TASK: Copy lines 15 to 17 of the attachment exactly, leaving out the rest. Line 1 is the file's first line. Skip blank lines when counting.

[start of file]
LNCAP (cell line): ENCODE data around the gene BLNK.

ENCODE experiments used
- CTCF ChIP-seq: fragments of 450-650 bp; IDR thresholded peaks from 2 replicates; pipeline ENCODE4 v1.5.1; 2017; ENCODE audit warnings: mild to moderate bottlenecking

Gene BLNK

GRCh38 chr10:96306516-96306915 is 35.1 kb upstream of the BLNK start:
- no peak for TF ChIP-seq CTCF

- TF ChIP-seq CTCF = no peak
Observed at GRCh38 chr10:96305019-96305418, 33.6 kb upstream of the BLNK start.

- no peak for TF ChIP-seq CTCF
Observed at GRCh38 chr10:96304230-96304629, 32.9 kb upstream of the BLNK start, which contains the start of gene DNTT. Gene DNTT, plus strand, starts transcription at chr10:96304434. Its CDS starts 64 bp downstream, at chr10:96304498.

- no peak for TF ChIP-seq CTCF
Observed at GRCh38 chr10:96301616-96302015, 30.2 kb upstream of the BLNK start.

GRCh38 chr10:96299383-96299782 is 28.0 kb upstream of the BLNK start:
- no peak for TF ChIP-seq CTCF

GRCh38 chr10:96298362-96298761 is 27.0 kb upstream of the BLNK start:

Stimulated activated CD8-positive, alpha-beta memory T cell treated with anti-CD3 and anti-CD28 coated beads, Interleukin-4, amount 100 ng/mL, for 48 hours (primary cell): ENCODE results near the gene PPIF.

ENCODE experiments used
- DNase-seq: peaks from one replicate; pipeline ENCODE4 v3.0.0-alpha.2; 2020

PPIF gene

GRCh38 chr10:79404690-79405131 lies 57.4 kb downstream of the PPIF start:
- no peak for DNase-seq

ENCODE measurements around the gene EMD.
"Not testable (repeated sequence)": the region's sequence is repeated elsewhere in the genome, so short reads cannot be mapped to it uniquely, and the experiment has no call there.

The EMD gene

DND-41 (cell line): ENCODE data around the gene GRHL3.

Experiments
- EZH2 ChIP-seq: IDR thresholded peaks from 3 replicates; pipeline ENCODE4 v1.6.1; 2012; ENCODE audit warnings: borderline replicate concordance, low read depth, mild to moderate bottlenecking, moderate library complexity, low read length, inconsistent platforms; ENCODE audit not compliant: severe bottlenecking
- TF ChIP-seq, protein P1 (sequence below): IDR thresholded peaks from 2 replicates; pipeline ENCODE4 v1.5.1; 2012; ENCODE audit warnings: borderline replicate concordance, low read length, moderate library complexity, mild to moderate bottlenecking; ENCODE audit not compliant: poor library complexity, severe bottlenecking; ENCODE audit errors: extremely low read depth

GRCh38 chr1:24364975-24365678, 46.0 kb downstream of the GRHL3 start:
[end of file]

GRCh38 chr10:96298362-96298761 is 27.0 kb upstream of the BLNK start:

Stimulated activated CD8-positive, alpha-beta memory T cell treated with anti-CD3 and anti-CD28 coated beads, Interleukin-4, amount 100 ng/mL, for 48 hours (primary cell): ENCODE results near the gene PPIF.

ENCODE experiments used